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If you were God.

A friend recently emailed this:

The South Carolina Shooter’s Free Will or the Will of God?

The well-established facts about human birth mechanism includes a tremendous amount of knowledge about the incomprehensible chances against any specific person (p) ever being born.

The p sperm is just one of millions. It must win the race to the egg and must find a p egg — and  there are big chances against that too — for p ever to be.

After that, fertilized eggs in the millions are naturally aborted. There is more too, as Richard Dawkins explains wonderfully in one of his books.

Add to the improbability of p the staggering fact that all this is required for each of p‘s parents and grandparents all the way back to “Adam” for there ever to be p.

The Creator knew all of this before the Charleston, SC shooter and each victim was born. Any deviation anywhere along the line all the way back to “Adam” for the shooter would have prevented this shooting. Any deviation for each victim would have prevented that victim from being shot.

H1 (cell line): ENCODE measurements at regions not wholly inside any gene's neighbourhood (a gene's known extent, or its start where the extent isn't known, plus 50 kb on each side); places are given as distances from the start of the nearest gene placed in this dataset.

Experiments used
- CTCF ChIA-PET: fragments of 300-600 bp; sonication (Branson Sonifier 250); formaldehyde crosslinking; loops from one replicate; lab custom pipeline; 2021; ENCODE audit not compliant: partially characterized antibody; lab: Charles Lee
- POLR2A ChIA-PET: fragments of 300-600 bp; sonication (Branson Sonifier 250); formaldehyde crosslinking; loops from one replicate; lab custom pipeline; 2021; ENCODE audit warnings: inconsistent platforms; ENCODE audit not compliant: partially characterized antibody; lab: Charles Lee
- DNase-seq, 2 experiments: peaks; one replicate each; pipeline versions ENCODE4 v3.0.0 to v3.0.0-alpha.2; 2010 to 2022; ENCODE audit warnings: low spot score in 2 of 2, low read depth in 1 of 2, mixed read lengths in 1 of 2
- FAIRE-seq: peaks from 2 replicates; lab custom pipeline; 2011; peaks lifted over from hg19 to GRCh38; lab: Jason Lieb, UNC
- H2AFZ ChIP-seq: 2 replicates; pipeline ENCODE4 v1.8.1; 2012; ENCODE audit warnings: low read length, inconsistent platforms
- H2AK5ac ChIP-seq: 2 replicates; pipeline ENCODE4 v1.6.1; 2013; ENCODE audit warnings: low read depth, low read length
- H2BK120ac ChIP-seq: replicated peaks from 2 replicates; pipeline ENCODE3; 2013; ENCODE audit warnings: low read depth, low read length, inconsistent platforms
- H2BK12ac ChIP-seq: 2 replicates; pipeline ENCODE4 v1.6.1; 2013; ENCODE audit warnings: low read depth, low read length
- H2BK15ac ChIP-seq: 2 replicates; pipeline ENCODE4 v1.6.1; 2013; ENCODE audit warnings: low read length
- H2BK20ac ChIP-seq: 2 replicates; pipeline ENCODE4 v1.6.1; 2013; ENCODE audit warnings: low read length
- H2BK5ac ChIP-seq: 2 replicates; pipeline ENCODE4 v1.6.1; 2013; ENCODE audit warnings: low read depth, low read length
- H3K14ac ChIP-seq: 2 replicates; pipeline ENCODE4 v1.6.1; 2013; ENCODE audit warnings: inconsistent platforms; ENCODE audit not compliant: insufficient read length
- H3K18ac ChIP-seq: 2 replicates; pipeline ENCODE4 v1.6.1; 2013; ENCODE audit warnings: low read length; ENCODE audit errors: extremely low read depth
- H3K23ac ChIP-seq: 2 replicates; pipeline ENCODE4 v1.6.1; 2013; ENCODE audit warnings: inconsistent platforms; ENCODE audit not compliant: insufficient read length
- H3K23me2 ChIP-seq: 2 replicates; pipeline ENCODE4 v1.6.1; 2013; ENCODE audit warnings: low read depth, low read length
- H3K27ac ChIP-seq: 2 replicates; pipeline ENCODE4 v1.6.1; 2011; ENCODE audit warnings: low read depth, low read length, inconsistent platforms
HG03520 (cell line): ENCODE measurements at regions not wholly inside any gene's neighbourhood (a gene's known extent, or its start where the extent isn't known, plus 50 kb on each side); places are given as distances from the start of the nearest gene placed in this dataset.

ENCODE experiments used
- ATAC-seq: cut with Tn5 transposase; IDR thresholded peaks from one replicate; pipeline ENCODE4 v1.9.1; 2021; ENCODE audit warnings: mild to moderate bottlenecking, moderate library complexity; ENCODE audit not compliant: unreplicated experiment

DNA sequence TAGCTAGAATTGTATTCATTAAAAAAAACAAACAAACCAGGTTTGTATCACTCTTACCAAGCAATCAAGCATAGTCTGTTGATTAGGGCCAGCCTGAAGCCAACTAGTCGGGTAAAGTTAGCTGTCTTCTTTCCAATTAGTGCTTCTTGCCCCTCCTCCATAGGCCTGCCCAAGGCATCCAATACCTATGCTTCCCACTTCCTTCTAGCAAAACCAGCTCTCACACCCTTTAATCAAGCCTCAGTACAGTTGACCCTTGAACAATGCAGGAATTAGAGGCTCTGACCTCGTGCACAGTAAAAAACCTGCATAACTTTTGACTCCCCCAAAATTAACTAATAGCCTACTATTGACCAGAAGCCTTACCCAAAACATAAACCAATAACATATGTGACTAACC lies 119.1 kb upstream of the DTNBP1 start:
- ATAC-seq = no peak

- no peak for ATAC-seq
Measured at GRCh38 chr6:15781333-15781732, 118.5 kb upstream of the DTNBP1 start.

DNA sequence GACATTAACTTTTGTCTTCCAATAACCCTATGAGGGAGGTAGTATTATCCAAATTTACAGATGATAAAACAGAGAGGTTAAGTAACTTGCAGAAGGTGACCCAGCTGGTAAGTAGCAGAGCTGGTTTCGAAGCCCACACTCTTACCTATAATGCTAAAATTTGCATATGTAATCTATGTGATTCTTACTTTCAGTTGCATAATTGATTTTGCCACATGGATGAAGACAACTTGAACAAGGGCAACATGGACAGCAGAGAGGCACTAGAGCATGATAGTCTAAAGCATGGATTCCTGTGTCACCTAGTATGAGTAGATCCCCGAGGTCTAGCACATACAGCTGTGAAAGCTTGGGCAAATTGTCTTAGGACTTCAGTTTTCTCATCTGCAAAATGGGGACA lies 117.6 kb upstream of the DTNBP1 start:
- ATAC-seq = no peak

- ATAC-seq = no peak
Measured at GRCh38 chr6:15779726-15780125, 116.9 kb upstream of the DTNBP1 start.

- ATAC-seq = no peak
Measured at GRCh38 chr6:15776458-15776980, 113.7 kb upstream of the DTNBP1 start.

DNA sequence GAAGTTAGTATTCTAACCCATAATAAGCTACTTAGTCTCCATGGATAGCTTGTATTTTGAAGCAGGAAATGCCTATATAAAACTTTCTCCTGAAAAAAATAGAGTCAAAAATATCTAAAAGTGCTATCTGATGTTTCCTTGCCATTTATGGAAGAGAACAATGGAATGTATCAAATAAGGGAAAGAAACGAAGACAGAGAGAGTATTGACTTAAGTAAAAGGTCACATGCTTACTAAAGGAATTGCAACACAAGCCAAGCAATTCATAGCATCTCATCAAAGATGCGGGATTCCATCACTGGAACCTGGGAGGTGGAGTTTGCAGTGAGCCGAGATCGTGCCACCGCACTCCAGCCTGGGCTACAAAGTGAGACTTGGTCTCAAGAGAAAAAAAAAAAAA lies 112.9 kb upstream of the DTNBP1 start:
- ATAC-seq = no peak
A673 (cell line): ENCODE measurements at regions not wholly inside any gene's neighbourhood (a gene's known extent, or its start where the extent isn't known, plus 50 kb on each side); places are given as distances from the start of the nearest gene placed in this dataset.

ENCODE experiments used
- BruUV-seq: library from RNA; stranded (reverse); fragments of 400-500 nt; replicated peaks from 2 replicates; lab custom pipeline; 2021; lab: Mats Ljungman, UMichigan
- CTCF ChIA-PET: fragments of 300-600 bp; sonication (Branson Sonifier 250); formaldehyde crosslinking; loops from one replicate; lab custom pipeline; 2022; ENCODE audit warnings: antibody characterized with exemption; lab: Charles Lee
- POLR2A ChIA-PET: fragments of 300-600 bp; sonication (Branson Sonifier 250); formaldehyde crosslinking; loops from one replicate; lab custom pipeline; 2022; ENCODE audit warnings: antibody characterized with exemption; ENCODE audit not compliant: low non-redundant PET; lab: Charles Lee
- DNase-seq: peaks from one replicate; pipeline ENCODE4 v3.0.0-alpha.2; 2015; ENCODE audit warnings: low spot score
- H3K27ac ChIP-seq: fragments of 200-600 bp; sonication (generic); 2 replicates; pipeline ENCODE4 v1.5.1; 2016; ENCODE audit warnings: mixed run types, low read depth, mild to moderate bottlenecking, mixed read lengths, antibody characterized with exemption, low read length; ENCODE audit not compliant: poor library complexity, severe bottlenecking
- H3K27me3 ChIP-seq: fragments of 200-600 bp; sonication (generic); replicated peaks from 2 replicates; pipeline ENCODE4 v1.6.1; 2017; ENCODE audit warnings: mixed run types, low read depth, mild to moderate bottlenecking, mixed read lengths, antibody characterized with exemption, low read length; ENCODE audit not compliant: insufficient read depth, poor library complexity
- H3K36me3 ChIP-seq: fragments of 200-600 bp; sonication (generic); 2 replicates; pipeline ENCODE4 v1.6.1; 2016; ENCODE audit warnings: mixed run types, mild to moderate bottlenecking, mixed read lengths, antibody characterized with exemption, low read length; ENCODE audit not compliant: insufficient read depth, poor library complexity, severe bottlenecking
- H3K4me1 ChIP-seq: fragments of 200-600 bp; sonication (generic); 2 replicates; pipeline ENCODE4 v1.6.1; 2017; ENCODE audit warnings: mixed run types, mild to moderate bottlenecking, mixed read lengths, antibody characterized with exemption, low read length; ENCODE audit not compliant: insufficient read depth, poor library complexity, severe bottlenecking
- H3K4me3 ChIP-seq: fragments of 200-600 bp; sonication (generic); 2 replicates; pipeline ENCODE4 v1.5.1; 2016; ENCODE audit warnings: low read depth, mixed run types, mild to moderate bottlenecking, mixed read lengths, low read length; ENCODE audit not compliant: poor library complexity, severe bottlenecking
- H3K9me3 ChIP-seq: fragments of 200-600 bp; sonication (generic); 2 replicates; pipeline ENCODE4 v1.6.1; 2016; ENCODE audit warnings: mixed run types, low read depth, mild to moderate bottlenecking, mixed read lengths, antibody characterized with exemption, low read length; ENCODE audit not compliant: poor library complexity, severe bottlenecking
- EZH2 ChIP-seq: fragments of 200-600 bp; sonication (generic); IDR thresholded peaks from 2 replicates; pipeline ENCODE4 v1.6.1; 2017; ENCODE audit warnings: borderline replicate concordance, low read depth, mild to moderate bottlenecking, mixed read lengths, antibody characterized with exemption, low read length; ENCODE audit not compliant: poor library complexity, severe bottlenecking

All of this exactly as it was, was absolutely required in order for the shooter’s “free will” to operate.

In fact, everything that has ever happened at the hand of man requires all of this too — Hitler-Stalin-Mao — and each of us.

Still God sometimes intervenes to save someone — often in the old times but even still — and when the saved have children, that alters the final destiny of all humanity!

I haven’t thought through all the implications I think may be here. But it sure seems like we are  all “merely players” enacting a prescribed course. and free will is the chimera we think it is.

Anything here?

There is certainly something there!

As I have included in a draft version of a chapter on free will I have been asked to write for a forthcoming anthology by John Loftus:

When God saw their deeds, that they turned from their wicked way, then God relented concerning the calamity which He had declared He would bring upon them. And He did not do it. (Jonah 3: 10)